However, I think we should try better to hold them accountable, because with all the public financing that’s going on, we really as a public need to have a better handle on how the money’s being spent. The jobs that we were promised with this kind of expansion of six to eight thousand jobs for the local community have not materialized. The low-income housing that was mandated by law–one-third low income, one-third moderate rate, and one-third affordable housing–excuse me–market-rate housing–that has to materialize in all the housing that’s being built. There hasn’t been any new constructed affordable low-income housing to date.

So all these ways the jobs that have come into the community have not been for the local Baltimore residents, because the construction firms bring in workers that they can get for cheaper labor, and EBDI or the city is not holding them accountable for this.

So those–the way that this project was politicized and was used to gain funding from the city and the state has not really materialized to show a public benefit, a public good, even–.

JAY: Well, I’m sure they would argue–I mean, O’Malley would argue that these neighborhoods were already falling apart, that there was chronic culture of crime and chronic poverty. And with Hopkins expanding–and I think Hopkins puts–I think I saw the number $10 billion into the economy of Maryland–it attracts all kinds of money from outside the state, both in terms of federal grants and people coming to the hospital to get cured and so on, that these neighborhoods had to go, that it’s in the community interest for these neighborhoods to go. I mean, I’m assuming that was their argument. Wasn’t that the case, that these neighborhoods were a mess?

GOMEZ: I think it’s true that the neighborhoods are and were abandoned and disinvested. I think also if you speak to residents, they will say it’s not that we don’t want reinvestment, it’s not that we don’t want rebuilding, but we want to be a part of it. This plan never intended for residents to participate, to be a part of it. This plan was one for them to be removed so that their land, the land they lived in, the land they called community, would be used for something that others felt had better purposes than for those people who were there. So it’s not that residents didn’t want for their land or for the community to change; it’s just that they wanted to participate and they wanted to have the decision whether or not they wanted to stay in that community. That was never a part of this deal.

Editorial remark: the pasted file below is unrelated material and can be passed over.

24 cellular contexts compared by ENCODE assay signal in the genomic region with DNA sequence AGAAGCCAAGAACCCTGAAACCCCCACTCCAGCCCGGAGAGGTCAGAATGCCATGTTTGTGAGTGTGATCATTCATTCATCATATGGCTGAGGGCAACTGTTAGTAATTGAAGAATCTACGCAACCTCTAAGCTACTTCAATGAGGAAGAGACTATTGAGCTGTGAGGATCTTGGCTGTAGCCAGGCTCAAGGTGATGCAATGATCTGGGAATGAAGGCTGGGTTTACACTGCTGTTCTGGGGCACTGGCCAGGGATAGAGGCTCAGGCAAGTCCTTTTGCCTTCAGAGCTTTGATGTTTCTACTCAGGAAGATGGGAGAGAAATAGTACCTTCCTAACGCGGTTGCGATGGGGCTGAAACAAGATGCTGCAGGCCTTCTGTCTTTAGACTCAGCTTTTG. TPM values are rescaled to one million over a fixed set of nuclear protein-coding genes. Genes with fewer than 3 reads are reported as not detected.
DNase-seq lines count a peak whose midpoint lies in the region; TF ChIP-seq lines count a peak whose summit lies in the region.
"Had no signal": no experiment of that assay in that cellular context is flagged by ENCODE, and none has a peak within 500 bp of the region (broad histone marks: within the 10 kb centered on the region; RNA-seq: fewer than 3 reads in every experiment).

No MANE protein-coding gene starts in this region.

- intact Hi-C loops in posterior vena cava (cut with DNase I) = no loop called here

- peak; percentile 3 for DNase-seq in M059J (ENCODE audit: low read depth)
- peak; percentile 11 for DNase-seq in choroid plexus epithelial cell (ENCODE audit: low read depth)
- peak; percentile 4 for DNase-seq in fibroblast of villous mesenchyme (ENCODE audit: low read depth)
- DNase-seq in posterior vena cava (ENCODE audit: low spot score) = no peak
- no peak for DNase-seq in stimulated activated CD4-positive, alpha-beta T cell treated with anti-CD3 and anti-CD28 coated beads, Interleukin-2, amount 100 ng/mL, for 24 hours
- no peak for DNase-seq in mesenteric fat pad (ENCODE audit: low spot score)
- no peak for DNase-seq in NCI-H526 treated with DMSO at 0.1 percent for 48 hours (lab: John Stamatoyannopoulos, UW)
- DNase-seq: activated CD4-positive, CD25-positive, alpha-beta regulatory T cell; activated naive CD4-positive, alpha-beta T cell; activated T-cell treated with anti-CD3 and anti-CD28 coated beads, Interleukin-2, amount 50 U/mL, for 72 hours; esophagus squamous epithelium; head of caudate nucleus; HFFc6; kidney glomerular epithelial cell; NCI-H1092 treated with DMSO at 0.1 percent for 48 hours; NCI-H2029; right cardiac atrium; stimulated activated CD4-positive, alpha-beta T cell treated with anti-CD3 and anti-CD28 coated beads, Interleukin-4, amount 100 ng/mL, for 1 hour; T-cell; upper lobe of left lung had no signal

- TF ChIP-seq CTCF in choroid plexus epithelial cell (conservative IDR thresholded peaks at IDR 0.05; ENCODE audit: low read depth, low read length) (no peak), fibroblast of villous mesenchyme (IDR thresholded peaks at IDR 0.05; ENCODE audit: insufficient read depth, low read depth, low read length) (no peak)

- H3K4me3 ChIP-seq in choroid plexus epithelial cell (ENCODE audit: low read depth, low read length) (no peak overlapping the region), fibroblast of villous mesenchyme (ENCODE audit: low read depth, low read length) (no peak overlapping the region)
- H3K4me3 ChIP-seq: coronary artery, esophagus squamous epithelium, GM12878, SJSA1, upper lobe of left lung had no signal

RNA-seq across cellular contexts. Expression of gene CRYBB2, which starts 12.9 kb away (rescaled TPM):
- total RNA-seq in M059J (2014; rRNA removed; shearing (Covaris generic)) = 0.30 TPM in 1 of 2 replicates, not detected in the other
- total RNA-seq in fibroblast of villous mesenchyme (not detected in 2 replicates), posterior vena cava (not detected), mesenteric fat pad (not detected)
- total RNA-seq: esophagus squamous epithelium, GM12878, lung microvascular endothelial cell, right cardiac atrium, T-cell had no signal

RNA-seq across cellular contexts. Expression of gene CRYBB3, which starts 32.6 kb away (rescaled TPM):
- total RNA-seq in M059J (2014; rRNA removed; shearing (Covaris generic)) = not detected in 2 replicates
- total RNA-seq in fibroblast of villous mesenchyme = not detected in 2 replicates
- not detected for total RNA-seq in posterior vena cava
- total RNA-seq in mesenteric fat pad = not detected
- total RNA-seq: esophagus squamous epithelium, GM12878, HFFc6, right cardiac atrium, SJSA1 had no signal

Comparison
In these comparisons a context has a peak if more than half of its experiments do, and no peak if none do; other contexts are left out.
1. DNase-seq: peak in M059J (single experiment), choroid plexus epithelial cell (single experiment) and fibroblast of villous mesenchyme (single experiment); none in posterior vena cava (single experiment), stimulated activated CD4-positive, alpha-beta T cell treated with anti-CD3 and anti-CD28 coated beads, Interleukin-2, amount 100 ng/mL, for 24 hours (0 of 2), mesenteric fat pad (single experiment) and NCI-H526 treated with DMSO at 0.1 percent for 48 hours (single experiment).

This only became–the whole talk about people coming back only became part of the words–and I’m really truthful when I say the words, the rhetoric of this plan after residents challenged them, after the community group SMEAC went out and did a survey, a listing project asking residents, do you want to leave or do you want to stay, and more than 60 percent of the people said they want to come back. This is their community. The Annie E. Casey foundation, Johns Hopkins, none of them, the city, none of them took the time to go out and listen to people and ask them, do you want to stay or do you want to go. This should be very telling to anyone who looks at this project with not even a critical eye, just with an eye, eyes that are open, that this was never a project for the people.

Now, because of the investigation and the reporting that was done by The Daily Record, by the book that really emphasizes the lack of community participation, now the rhetoric from Hopkins and from the city and from EBDI and from Casey is that this is about the people, this was always going to be about the East Baltimore community. It is not true. It started out not.

JAY: Well, now they’re saying it’s supposed to be about the people of the community. What are they going to–what are they doing differently?

GOMEZ: Well, I think they’re doing a lot of talking differently. Honestly, they’re doing a lot of talking [crosstalk]

JAY: Well, there’s a new school opening up, and they’re saying, if I understand it correctly, the people in the local community are going to have first access to the positions in the school. Is that something in the right direction?

GOMEZ: Well, I think that the school is an interesting thing. There’s a book about marketing cities, marketing schools, using schools as magnets to market the city. And the example was out of Philadelphia, where they did something similar. They started using schools to bring in a different race and class of people. And what the research showed is that when you do that, you basically are displacing the existing community, and in a large way, and you’re bringing in a different race and class of people.